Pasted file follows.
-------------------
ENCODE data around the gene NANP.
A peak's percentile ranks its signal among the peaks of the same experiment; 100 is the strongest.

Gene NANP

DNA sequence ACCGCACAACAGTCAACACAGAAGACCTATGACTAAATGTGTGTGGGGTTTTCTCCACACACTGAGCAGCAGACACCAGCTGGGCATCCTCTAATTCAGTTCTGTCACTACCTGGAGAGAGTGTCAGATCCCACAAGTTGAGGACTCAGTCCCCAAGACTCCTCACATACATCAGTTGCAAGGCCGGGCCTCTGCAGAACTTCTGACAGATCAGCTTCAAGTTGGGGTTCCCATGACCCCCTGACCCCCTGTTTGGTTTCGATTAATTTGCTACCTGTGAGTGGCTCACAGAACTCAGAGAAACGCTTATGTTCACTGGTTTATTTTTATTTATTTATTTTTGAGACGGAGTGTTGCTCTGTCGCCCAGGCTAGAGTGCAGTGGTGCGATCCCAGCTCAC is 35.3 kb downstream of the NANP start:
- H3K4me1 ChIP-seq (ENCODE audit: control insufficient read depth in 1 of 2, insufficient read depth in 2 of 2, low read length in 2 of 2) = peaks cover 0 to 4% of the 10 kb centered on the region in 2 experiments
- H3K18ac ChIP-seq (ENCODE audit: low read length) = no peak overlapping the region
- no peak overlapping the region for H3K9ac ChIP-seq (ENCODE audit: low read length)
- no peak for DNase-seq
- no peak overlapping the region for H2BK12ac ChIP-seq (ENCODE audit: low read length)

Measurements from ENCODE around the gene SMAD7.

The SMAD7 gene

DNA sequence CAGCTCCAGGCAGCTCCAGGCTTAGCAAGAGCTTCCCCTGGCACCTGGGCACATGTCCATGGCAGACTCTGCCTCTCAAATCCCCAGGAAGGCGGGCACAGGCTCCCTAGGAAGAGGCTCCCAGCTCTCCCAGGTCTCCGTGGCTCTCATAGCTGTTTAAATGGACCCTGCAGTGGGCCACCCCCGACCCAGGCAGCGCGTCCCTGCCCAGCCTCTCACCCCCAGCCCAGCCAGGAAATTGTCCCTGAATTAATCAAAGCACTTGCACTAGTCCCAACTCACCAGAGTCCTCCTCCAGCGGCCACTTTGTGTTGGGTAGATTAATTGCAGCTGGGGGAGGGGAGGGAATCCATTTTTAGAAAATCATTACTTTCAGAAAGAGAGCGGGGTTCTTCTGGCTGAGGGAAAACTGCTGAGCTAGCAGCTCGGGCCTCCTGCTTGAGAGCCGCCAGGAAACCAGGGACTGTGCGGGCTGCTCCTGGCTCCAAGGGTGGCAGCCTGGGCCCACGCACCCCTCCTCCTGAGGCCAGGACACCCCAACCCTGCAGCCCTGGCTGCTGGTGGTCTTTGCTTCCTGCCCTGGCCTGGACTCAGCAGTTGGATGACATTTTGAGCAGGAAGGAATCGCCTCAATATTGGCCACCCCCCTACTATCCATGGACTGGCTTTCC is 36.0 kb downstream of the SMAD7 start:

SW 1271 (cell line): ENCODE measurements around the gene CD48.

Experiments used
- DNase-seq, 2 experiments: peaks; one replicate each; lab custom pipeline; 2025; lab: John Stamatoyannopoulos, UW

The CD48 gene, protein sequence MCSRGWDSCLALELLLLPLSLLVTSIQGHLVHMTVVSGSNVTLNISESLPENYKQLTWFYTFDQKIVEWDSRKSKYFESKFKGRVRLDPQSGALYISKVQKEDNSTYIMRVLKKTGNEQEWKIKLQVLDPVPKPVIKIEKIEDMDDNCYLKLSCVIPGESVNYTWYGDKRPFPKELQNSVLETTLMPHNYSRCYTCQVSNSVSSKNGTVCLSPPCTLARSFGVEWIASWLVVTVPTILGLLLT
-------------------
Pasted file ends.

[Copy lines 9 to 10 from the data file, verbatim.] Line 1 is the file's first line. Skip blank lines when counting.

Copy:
- no peak overlapping the region for H2BK12ac ChIP-seq (ENCODE audit: low read length)

Measurements from ENCODE around the gene SMAD7.